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Reversal Learning Task

edited June 2016 in OpenSesame


I'm creating a reversal learning task in which participants will select one of two stimuli (let's say a blue box and a red box). During the first phase of the experimental, one stimulus will be probabilistically associated with a particular outcome. So, 80% of the time, selection of the blue box will lead to one type of outcome (let's say reward), while 20% of the time, it will lead to the other (let's say no reward). In contrast, selection of the red box will lead to reward 20% of the time and no reward 80% of the time. I want this association to switch every 15 trials during one block of the task and to stay constant during another block of the task. So, I'd have something like 3 x 15 trials during one block (where the associations switch 2x), then 3 x 15 trials during another block where the associations stay constant, and then another block of 3 x 15 trials where they are switching every 15 trials. My issue is that I also want to randomly change where the blue and red box are presented onscreen so that the participant doesn't merely associate one side of the screen (left or right) with the desired outcome. I plan to implement two versions of the task, one with reward vs. no reward and one with loss vs. no loss. So, I have to counterbalance which color boxes are associated with which outcomes, and to psuedo-randomize how often the stimuli are presented on the left or right of the screen. I worked out how to do the counterbalancing with mulitple conditions, but am struggling a bit with how to do the pseudorandomization of location and how to compute the probabilistic association. Any advice would be most appreciated.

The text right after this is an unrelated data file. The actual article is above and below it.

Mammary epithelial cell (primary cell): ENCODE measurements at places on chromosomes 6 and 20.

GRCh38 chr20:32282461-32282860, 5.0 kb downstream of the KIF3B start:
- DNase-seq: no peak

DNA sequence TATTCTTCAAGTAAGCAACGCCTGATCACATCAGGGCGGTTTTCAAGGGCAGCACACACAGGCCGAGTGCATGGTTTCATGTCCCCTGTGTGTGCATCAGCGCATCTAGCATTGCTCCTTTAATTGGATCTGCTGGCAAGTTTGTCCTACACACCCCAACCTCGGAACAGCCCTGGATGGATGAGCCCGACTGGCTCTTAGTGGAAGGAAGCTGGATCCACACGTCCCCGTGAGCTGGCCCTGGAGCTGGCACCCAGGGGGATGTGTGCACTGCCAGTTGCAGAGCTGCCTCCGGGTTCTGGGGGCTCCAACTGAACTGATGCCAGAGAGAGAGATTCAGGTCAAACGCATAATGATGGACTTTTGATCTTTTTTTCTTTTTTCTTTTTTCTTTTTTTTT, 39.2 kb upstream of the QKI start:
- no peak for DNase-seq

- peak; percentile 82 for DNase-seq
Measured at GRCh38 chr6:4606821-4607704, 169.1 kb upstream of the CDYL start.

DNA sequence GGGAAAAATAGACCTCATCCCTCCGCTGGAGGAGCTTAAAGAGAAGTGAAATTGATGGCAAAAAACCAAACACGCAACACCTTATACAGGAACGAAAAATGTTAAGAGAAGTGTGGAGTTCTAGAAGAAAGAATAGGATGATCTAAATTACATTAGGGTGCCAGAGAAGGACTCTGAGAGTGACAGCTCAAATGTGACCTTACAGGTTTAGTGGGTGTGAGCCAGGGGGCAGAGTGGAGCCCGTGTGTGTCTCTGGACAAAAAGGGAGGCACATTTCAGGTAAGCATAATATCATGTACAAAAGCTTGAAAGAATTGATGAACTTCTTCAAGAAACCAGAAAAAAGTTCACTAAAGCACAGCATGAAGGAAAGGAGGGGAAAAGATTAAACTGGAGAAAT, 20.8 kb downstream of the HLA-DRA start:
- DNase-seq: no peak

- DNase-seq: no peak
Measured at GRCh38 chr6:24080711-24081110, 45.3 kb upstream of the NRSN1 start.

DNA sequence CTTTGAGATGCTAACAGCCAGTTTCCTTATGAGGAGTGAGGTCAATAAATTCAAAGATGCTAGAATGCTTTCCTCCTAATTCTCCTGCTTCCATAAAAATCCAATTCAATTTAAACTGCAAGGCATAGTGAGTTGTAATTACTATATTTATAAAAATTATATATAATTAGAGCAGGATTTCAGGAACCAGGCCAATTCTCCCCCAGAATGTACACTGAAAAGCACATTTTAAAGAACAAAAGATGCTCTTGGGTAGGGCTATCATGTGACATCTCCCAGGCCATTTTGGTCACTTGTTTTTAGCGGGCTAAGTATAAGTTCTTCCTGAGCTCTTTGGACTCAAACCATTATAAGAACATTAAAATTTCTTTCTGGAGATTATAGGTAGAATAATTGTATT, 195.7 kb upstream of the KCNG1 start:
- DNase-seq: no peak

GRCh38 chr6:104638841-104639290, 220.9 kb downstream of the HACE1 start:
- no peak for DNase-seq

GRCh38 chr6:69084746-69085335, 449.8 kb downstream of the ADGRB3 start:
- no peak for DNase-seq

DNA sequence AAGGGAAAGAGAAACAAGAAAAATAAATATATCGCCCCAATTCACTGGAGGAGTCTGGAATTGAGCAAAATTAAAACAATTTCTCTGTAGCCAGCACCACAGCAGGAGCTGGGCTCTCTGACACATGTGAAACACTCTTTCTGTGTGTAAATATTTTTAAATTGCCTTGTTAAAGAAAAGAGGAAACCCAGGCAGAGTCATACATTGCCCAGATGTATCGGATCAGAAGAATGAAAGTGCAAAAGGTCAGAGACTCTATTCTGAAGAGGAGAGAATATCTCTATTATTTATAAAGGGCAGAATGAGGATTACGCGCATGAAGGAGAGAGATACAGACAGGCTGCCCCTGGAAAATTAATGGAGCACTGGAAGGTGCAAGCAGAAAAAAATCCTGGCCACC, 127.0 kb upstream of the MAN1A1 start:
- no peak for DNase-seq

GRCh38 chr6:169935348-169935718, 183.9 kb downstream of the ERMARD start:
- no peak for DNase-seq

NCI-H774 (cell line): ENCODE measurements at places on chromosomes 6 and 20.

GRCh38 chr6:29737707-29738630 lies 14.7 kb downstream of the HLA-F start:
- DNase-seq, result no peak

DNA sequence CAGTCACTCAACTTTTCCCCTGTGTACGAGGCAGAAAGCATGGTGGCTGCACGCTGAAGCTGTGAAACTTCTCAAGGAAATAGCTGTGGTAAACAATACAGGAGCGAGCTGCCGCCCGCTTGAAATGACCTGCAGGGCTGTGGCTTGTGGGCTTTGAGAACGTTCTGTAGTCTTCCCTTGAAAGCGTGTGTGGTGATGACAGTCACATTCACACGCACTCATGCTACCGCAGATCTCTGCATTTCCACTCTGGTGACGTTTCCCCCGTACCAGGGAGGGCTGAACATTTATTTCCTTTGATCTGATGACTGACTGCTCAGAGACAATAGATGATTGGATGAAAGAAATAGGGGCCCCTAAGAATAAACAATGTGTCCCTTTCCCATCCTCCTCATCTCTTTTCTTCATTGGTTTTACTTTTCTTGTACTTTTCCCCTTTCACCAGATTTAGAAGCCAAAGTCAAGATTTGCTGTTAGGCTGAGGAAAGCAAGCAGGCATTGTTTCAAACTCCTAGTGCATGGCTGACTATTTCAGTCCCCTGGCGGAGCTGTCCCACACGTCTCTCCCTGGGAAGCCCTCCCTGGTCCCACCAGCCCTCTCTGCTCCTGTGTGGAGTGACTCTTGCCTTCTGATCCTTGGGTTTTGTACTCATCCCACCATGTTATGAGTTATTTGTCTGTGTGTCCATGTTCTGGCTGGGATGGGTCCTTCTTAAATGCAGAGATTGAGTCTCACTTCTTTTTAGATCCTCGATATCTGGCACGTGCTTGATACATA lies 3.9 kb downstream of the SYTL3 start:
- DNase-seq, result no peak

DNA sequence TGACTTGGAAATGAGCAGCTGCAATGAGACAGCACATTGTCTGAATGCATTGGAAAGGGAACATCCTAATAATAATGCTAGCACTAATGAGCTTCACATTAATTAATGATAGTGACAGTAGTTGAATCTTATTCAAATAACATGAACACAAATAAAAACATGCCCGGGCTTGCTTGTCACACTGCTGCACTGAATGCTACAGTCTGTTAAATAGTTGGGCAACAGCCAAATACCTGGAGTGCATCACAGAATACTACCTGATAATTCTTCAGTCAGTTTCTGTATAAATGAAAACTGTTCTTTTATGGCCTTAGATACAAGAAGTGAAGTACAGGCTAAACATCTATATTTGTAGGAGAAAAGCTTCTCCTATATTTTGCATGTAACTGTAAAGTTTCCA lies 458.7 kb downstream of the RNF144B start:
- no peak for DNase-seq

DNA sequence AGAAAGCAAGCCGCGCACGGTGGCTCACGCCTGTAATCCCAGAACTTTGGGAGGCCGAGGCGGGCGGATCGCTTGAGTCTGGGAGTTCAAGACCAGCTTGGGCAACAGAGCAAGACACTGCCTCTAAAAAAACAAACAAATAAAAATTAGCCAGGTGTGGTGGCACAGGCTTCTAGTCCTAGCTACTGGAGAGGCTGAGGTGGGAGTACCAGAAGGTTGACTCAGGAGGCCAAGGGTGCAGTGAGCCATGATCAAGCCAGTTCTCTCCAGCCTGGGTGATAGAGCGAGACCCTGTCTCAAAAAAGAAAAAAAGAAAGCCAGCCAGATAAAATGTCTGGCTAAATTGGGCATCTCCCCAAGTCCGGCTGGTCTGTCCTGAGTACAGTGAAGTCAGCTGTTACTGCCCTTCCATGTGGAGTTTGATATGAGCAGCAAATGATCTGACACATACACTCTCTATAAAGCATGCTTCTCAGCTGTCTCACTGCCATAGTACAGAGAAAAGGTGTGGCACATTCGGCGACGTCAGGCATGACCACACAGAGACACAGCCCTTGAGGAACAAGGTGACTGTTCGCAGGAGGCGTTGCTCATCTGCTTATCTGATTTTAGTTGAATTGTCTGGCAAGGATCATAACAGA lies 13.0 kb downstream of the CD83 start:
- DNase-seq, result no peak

Warm regards,


  • edited 11:12PM

    Hi Nicholas,

    Assuming you have all your experimental variables in a loop item, the easiest solution would be to add a variable like position_red, with two values 'left' and 'right'. You may further want to use 3 loop items per block, each containing a trial sequence that is run 15 times. You can then take care of the probabilistic association in each individual loop item.

    Mind the difference between getting a reward 80% of the time and having an 80% chance of getting a reward. In case of the former, if I continuously choose red (when it is associated with 80% reward) I am sure to get a reward 80% of the time, whereas in the other case I might get nothing (even though the chance of that happening is very tiny).



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